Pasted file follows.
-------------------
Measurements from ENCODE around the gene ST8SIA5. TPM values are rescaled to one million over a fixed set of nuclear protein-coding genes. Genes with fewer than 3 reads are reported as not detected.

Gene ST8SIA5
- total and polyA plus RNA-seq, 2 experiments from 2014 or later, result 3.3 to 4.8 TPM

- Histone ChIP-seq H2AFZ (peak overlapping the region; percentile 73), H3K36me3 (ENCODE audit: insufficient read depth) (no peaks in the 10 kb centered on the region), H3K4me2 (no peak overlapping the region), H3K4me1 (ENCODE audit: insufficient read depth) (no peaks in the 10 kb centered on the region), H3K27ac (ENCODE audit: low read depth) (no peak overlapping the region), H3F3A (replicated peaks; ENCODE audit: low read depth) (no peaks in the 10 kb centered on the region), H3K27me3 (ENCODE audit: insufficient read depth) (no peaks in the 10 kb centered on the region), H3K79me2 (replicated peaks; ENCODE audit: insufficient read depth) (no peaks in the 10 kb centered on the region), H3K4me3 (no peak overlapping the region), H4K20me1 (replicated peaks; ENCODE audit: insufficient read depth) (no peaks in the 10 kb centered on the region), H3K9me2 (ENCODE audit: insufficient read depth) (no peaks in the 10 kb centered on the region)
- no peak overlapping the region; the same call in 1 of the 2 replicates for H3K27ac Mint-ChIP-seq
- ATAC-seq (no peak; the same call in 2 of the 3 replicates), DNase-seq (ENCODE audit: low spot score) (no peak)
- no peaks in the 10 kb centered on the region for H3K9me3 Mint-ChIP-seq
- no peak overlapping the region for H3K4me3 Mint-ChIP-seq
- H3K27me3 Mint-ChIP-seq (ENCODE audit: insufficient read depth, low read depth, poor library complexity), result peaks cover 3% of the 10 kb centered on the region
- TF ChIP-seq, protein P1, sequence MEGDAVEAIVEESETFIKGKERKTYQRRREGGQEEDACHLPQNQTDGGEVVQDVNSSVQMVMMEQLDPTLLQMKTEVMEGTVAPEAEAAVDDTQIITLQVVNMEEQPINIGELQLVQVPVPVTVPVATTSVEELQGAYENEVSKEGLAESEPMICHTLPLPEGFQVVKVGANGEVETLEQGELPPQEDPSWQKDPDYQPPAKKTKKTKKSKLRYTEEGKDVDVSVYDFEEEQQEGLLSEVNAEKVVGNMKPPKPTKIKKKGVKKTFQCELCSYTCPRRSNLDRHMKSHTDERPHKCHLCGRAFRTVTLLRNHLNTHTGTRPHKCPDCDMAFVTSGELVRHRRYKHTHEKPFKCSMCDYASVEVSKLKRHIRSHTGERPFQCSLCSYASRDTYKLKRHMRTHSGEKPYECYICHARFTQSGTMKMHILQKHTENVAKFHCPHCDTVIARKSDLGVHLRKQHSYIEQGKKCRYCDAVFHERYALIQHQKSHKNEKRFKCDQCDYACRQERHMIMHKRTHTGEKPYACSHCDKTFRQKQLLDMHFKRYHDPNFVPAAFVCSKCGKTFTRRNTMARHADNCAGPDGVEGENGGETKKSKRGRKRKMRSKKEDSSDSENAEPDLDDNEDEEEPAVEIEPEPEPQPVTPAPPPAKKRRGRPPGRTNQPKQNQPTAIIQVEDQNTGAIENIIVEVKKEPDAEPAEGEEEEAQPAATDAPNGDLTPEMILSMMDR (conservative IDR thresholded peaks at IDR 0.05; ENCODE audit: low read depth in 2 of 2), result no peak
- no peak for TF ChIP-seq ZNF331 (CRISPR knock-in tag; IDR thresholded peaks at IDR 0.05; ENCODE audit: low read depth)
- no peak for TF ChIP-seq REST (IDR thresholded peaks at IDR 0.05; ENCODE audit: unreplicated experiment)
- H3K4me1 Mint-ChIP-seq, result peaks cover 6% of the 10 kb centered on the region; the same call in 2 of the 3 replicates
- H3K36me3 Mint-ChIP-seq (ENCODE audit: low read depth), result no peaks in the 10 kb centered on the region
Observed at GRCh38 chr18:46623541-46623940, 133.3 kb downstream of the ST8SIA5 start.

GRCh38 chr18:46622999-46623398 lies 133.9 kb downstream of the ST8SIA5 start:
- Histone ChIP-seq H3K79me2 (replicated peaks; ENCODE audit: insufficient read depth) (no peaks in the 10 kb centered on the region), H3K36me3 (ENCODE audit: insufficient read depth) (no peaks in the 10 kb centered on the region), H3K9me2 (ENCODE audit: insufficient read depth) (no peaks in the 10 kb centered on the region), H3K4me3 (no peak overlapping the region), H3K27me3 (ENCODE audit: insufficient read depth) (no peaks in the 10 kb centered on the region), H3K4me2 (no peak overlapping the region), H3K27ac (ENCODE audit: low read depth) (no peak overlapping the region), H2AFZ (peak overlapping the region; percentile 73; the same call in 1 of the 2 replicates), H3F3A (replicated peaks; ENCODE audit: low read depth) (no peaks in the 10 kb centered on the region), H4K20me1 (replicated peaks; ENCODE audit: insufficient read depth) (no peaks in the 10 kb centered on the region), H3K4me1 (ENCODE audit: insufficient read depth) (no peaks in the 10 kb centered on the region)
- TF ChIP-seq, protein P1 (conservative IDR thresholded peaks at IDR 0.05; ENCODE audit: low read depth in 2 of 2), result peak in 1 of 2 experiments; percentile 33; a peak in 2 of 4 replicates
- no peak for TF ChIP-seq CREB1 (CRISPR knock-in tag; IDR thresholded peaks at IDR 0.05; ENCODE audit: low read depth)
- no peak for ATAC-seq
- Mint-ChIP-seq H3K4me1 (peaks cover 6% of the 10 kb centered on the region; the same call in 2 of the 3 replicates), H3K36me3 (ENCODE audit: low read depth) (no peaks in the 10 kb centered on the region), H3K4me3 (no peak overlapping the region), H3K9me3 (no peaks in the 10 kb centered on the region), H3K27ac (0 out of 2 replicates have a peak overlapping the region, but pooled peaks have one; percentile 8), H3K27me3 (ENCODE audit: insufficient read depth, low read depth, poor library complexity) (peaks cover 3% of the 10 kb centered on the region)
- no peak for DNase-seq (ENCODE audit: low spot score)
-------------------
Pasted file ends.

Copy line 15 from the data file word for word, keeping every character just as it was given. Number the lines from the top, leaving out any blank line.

Observed at GRCh38 chr18:46623541-46623940, 133.3 kb downstream of the ST8SIA5 start.